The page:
The first trial challenging a Republican loss in the November 2022 Harris County elections has shifted to the defense phase. The defense began presenting witnesses after an unsuccessful attempt to have the case dismissed.
Former Republican Judge Erin Lunceford is seeking a new election for the 189th Judicial District of Harris County against Democratic Judge Tamika Craft, on the grounds that the Harris County Elections Administrator's Office allegedly mismanaged the November 2022 general election. The charge at the heart of the case is the claim that the Elections Administrator's Office undersupplied dozens of voting centers in Republican-leaning voting centers with ballot paper, with the result that thousands of would-be voters were turned away from the polls.
A five-month investigation by Houston Public Media found no evidence to support the idea that the administrator’s office was interfering with the conduct of elections by deliberately shorting election supplies to GOP-leaning neighborhoods, nor did it find any evidence that such shortages affected the outcome of most elections.
Lunceford's election was one of the closer contests, with only 2,743 votes separating Lunceford from Craft. Craft's attorneys noted in their opening statement that this was a larger margin of victory than any election previously overturned in Texas.
In their motion to dismiss, Craft's attorneys argued that Lunceford's team had failed to show any evidence of illegal votes or violations of the Election Code. They pointed out that the plaintiff's attorneys hadn't produced a single voter as a witness who could testify that he or she had not voted after being turned away due to a lack of ballot paper or for other reasons. They called the plaintiff's claims "unsupported speculation" and further argued that the plaintiff's case depended on unreliable witnesses.
Attorney Andy Taylor, the lead counsel for the plaintiff, summed up the testimony by his witnesses. He said the election judges he had called had estimated some 2,941 voters were turned away from the polls on Election Day, primarily because of paper ballot shortages, nearly 200 more than Craft's official margin of victory.
"It's not just impossible to prove people who were turned away did not vote elsewhere. it's also impracticable," Taylor said. He also repeated an earlier assertion that the judge who extended polling by an hour on Election Day 2022 did so on the basis of false information by the Elections Administrator's Office, and that as a result, more than 2,000 ballots cast after 7 p.m. should be discounted.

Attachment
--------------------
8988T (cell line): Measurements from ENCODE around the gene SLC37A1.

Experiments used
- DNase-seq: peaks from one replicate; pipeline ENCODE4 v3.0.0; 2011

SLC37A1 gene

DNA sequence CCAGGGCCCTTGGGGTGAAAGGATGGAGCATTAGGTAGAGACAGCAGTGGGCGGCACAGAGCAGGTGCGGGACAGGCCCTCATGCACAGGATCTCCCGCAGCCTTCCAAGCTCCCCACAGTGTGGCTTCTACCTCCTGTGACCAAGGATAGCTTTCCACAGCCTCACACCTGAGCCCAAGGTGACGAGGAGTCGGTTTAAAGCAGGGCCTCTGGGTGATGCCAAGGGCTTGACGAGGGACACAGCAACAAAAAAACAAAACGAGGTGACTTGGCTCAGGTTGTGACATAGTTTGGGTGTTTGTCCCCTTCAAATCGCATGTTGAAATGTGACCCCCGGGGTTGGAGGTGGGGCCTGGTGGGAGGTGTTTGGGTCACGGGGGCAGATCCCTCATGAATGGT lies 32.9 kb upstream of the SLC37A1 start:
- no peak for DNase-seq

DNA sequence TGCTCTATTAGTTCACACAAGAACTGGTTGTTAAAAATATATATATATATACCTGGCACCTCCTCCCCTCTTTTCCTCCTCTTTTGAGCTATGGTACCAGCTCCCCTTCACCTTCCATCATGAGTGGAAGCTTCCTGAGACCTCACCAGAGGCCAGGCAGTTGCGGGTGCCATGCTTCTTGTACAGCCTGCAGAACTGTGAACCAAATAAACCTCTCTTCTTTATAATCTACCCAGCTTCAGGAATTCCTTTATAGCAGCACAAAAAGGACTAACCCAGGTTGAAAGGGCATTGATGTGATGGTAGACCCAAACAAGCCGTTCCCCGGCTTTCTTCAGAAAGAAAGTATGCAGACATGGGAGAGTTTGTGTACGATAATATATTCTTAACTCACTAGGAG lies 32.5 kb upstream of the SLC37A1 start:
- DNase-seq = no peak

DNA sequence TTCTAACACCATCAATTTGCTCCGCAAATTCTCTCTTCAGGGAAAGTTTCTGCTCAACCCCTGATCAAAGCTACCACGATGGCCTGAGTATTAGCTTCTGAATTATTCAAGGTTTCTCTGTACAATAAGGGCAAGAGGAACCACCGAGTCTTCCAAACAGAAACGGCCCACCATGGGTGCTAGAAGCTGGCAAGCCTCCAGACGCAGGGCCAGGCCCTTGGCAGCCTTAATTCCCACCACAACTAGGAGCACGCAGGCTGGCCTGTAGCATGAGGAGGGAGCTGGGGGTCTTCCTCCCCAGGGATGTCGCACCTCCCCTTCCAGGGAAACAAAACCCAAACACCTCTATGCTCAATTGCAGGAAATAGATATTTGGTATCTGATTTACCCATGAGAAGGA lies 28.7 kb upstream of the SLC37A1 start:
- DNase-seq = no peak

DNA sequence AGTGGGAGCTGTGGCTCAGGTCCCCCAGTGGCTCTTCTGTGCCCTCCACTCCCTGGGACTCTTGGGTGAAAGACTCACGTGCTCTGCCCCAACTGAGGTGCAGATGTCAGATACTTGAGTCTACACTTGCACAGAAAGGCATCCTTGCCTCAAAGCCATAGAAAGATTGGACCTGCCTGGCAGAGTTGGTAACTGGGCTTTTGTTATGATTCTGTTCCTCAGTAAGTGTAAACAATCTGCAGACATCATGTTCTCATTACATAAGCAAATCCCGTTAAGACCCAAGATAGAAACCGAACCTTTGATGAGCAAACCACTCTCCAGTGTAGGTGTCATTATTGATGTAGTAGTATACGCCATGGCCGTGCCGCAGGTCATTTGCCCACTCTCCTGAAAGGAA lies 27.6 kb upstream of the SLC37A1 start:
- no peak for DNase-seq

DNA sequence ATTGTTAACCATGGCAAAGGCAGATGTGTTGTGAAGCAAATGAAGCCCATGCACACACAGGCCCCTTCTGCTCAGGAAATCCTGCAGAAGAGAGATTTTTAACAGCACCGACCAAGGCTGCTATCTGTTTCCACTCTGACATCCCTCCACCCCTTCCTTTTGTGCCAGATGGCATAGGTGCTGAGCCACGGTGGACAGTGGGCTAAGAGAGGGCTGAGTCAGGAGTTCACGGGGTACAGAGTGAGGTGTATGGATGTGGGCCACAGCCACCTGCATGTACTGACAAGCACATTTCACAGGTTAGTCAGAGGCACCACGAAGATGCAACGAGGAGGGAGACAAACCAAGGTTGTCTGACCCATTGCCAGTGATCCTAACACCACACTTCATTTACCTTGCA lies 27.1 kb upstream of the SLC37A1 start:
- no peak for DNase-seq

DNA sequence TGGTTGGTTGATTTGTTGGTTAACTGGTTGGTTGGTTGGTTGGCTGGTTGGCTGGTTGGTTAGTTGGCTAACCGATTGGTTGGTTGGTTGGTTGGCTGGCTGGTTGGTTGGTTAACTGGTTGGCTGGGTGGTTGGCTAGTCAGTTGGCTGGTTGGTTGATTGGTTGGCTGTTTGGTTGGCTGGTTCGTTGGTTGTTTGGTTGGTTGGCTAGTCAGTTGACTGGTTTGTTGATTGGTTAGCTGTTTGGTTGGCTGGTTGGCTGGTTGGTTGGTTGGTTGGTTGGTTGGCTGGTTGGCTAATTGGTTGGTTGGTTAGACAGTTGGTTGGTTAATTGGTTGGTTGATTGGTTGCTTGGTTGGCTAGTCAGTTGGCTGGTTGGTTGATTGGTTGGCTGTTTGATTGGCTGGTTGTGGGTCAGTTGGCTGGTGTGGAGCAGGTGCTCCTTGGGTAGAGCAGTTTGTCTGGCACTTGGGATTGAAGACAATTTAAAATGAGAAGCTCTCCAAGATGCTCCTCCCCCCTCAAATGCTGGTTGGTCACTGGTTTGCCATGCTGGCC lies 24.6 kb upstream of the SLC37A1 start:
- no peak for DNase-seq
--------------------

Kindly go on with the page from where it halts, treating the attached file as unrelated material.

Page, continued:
Judge David Peeples denied the motion to dismiss, and the case for the defense went forward.
The first two defense witnesses were Melissa McDonough and Sarah Syed, both Democratic members of the Harris County Signature Verification Committee. The two witnesses each contradicted earlier testimony by Kay Tyner, a Republican member of the committee.
Tyner had testified that a representative from the Elections Administrator's Office had given the committee instructions contrary to the Texas Elections Code, regarding the importance of checking signatures on carrier envelopes against voter registration records. She had estimated that, as a result, some 700 mail-in ballots were improperly processed. Syed and McDonough testified they had heard no such instructions.
The main defense witness of the day was Beth Stevens, an election law expert who previously worked under former Harris County Clerk Chris Hollins and former Elections Administrator Isabel Longoria. Stevens testified that the plaintiff's lawyers had failed to meet the burden of proof necessary to require a new election under the Texas Election Code.
"The burden of proof (in) any election contest is that contestant has to prove by clear and convincing evidence: that there has been an illegal vote or vote as result of mistake; that vote was actually cast in the election; that not only cast in the election but in this specific race; and that it materially affected results of election," Stevens said, adding that she had seen no evidence that any such votes were illegally cast or mistakes made that would materially affect the outcome of the Lunceford-Craft contest.